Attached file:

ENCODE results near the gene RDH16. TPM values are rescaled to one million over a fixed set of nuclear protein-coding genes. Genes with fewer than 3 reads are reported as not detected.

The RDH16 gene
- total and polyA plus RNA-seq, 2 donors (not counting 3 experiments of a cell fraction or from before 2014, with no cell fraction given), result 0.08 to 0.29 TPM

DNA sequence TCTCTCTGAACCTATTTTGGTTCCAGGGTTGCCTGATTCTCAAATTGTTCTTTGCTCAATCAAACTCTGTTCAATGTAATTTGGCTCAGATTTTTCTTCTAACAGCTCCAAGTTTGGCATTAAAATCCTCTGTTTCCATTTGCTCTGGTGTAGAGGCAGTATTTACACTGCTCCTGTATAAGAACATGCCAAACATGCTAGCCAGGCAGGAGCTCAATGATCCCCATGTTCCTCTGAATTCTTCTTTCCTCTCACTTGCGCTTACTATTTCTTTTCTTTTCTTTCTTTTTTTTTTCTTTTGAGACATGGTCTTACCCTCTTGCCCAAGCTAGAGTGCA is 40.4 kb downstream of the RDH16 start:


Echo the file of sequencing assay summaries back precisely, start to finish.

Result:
ENCODE results near the gene RDH16. TPM values are rescaled to one million over a fixed set of nuclear protein-coding genes. Genes with fewer than 3 reads are reported as not detected.

The RDH16 gene
- total and polyA plus RNA-seq, 2 donors (not counting 3 experiments of a cell fraction or from before 2014, with no cell fraction given), result 0.08 to 0.29 TPM

DNA sequence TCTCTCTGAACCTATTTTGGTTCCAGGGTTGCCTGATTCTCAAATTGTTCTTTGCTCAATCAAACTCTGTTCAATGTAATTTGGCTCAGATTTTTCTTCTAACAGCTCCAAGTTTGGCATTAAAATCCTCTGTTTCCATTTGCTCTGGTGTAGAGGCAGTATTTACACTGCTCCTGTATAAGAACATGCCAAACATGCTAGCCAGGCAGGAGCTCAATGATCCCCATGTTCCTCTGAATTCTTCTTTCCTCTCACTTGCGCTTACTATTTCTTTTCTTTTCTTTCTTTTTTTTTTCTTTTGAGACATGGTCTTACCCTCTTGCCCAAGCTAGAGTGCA is 40.4 kb downstream of the RDH16 start: